With Halloween approaching, I figured writing about horror movies would be appropriate. I could write about horror movies any time of the year, so it’s not completely limited to just now. I’ve talked about some movies to creep you out before, specifically a couple of my favorite silent movies. This time I chose four, each from a different decade. There were so many I could have chosen, but as I said this time there are four, the numerous other options will have to wait until future posts. And while my intention is not to reveal any spoilers below, something may come out that I don’t even think of as a spoiler. I’ve seen all the movies so many times, I may not even realize I’m revealing something groundbreaking to someone who hasn’t seen it. I apologize ahead of time if I do so.
House on Haunted Hill (1959), starring Vincent Price, isn’t necessarily the most chilling movie, but it sure is fun. By today’s standards it’s quite campy, but that’s precisely one of the reasons I love it. I think I remember reading somewhere that when the movie was originally in theatres, a skeleton would fly out over the audience. How fun is that? I can only imagine audiences of the time, not jaded by CGI or heaps of blood in their movies, being startled and screaming at the sight of the skeleton suddenly appearing. What a grand time!
Vincent Price is one of the highlights of the movie, at least for me. I always enjoy him in his ghoulish roles, with that distinctive voice and sly look he usually has on his face. The disdain between he and his wife is so wonderfully amusing, and sets up how everyone has their own agenda in the movie. There’s enough devious plotting by the characters and subtle nods to there being something supernatural about the house to make for a creepy, mysterious romp. One of my favorite scenes is the old woman, creepy faced with gnarled hands raised, floating into the frame, making the young woman screech (for about the hundredth time) and then just as smoothly floating out and seemingly into thin air. Aces!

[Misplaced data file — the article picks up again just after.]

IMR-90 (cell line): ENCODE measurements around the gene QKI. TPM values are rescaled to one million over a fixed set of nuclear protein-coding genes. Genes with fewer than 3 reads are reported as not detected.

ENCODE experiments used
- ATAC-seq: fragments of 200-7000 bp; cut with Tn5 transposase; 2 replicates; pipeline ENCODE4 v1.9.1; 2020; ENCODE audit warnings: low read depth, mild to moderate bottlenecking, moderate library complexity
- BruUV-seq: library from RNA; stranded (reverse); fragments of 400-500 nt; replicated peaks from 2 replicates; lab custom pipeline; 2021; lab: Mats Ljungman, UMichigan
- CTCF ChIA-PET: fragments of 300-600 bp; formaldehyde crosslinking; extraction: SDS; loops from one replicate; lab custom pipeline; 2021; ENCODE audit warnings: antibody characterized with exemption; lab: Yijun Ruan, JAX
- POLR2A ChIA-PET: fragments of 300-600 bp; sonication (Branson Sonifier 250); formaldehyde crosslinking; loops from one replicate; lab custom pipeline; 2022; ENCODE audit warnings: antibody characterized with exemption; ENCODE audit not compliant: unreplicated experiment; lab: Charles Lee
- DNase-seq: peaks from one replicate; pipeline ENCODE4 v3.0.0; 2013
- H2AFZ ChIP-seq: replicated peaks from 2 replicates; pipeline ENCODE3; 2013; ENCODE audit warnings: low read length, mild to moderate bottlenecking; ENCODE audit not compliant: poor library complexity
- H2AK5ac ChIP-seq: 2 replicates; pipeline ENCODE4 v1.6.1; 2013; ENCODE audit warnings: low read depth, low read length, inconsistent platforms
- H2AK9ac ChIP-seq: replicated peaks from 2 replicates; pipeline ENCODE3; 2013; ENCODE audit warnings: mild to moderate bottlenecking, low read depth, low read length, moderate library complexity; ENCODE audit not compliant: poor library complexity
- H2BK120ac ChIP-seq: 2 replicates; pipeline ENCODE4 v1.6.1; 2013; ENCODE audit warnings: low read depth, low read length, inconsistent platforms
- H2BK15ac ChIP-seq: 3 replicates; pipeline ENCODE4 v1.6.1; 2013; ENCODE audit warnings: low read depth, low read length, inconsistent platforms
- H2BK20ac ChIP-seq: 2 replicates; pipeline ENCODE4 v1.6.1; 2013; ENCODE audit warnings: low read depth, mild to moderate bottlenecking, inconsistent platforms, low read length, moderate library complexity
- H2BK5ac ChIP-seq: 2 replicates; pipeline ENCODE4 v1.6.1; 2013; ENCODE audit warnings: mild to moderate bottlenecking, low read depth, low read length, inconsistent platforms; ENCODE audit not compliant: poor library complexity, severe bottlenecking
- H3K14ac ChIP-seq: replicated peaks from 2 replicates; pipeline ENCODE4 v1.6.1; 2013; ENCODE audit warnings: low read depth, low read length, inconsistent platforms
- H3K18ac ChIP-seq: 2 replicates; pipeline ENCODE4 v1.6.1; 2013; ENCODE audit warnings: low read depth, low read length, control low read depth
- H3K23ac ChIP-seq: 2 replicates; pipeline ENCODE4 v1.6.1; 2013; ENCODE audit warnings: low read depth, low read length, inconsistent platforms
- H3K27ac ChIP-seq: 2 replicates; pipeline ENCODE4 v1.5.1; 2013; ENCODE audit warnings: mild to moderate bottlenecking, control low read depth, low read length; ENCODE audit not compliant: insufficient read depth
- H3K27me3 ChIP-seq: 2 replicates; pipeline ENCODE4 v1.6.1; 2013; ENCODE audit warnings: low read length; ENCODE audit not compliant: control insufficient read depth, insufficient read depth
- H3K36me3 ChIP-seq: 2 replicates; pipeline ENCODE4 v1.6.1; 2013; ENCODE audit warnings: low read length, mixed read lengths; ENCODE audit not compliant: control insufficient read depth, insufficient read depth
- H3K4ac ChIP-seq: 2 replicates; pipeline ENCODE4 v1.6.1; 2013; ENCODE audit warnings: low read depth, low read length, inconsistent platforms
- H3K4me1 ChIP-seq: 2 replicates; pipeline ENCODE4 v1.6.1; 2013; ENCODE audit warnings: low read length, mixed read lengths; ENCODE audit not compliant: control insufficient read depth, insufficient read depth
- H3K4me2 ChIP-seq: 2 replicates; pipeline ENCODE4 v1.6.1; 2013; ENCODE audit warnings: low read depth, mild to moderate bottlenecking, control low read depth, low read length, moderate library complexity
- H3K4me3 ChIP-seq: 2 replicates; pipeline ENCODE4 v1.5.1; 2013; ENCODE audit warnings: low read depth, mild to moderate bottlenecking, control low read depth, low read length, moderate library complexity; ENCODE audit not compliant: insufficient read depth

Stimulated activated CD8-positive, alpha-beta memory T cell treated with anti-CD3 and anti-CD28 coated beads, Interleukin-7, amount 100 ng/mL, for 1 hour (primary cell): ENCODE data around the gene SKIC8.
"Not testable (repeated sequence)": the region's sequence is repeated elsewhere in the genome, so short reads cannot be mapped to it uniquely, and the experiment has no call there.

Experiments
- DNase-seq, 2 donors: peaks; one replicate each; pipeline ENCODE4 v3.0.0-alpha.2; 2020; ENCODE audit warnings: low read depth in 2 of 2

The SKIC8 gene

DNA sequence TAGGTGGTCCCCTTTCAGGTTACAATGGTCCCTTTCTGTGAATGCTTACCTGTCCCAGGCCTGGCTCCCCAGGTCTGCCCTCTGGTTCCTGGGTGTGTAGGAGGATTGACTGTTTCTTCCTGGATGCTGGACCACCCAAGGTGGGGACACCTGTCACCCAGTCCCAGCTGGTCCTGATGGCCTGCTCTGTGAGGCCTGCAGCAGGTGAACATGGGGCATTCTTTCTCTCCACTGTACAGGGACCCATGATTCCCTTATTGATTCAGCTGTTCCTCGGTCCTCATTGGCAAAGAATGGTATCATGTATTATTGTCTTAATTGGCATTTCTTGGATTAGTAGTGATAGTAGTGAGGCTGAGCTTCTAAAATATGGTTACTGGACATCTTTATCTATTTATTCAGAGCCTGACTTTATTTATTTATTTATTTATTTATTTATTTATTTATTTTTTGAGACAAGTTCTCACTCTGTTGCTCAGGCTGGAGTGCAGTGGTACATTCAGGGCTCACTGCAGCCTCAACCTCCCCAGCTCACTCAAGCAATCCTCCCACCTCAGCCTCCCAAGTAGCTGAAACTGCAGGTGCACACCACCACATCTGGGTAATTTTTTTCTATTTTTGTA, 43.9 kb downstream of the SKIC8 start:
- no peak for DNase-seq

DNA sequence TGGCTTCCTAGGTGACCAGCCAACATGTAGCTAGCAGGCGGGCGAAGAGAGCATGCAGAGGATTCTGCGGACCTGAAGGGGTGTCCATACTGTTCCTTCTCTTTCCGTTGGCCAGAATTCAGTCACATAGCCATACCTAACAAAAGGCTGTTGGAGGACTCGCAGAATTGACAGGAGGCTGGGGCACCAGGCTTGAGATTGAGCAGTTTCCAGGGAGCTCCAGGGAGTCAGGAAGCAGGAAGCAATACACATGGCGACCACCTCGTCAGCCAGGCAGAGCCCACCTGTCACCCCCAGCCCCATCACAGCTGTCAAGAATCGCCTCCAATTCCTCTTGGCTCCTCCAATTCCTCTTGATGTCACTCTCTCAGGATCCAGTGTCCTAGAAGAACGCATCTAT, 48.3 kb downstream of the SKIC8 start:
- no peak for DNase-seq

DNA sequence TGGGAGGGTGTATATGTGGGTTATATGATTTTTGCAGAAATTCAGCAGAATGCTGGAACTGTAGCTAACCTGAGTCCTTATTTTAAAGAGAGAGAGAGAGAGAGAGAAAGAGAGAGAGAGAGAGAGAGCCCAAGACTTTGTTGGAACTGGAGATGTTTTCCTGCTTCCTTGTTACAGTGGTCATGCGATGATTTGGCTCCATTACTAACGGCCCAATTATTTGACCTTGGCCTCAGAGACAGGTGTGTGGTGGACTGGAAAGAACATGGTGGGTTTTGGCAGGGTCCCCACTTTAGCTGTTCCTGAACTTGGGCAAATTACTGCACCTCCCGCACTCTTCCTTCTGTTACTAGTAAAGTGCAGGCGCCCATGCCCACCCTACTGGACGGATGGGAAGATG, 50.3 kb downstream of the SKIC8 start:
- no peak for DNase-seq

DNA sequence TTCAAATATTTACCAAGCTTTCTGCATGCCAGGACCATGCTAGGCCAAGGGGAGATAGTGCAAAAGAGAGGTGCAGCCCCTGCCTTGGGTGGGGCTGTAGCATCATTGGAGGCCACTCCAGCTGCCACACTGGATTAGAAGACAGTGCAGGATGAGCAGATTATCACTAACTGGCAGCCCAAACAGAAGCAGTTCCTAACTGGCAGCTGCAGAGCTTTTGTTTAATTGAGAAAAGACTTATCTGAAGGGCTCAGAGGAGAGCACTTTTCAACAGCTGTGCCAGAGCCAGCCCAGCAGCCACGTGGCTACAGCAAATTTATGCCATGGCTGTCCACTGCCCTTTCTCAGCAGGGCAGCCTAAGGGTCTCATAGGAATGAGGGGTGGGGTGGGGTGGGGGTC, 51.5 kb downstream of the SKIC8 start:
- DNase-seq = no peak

Other 1950s gems: The Innocents, Eyes Without A Face, The Screaming Skull, The Mummy, The Bat, House of Wax, Invasion of the Bodysnatchers, The Blob
Carnival of Souls (1962) is more of a sad, unsettling atmospheric movie guaranteed (or your money back!) to give you the chills. The lead actress, Candace Hilligoss is superb in her character, Mary. I can’t say too much, otherwise it will give the entire movie away, but the discussion and theories on this movie could keep one occupied for a bit. When you get to the end you’ll know what I mean. The haunting imagery and the music are superb in setting the mood to give you plenty of frights and unease.
It’s disquieting watching Mary go about her days, appearing lost, isolated, and cheerless, disjointed from her activities. Having visions of unnatural people and experiencing a loss of senses, you feel trapped with her in an eerie daze. This movie relies mostly on the atmosphere and an ever increasing menacing mood to convey its scares, a little through makeup, but very low key techniques to deliver its effectiveness. A lost, wandering young lady, an abandoned carnival, various questionable characters, and some really hauntingly beautiful imagery makes this a must see.
More 1960s: Rosemary’s Baby, The Haunting, Nightmare Castle, Dementia 13, Psycho, The Birds, The Last Man on Earth